Here’s the thing: as of 2015, New York City had a population of 8,550,405 people. As of 2016, the United States has a population of 323,127,513. Do a quick calculation, and that gives you 2.65% of the total population of the United States. In just that one city. Nearly three out of every hundred Americans live in New York City, and those Americans are a true cross-section of this country. Every race, creed, color, country of origin, gender and sexuality that calls America home lives in this City. We are Real America.
Two Surprise Attacks
I have in mind two surprise attacks: Pearl Harbor and D-Day.
D-Day was just the first step in a larger plan. On D-Day itself, many units had objectives to capture roads, bridges and towns that were instrumental to the overall invasion. By the next day, the beachheads had become supply depots, moving troops, vehicles, fuel and materiel into the breach in Fortress Europe.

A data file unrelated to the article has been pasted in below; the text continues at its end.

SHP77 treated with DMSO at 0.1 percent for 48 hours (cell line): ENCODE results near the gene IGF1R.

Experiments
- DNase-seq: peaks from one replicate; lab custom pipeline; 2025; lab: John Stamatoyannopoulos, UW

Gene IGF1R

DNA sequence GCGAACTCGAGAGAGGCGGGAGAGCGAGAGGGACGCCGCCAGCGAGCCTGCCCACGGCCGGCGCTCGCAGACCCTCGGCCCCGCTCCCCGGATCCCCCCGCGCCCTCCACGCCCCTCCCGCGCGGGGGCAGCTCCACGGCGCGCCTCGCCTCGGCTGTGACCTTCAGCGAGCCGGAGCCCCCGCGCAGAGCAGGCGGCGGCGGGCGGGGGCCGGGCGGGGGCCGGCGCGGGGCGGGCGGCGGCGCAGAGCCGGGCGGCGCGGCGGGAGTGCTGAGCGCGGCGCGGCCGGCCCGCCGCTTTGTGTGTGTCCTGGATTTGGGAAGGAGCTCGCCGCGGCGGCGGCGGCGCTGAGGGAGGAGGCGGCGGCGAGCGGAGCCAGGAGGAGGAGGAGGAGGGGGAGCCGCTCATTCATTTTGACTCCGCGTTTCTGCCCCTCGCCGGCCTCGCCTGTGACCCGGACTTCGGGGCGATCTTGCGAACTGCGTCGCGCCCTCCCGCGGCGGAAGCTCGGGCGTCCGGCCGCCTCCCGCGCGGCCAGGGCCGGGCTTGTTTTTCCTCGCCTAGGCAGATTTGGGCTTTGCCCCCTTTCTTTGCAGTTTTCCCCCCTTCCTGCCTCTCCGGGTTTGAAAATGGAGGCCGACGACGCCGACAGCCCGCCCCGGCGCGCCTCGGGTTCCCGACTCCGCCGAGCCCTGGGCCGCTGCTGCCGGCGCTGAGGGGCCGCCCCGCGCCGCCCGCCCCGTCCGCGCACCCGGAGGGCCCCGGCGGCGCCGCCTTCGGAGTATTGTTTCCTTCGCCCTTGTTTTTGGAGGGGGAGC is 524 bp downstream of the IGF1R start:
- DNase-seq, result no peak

Pearl Harbor caused terrible damage (though less than it could have, by purest luck), but it had no plan for follow-up, and in the end it only enraged and mobilized the enemy: awakened a sleeping giant and filled him with a terrible resolve.
Trump and his cronies wanted their first few weeks in the White House to be D-Day. But when you kick out the only guy who knows anything about actually running a government (however corrupt he might have been), refuse to attend briefings, issue proclamations as if the judicial and legislative branches (or even the affected departments) have no input as to whether or not your will be done, and generally fly by the seat of your Nazi Chief Adviser’s pants, you don’t get D-Day. You get Pearl Harbor.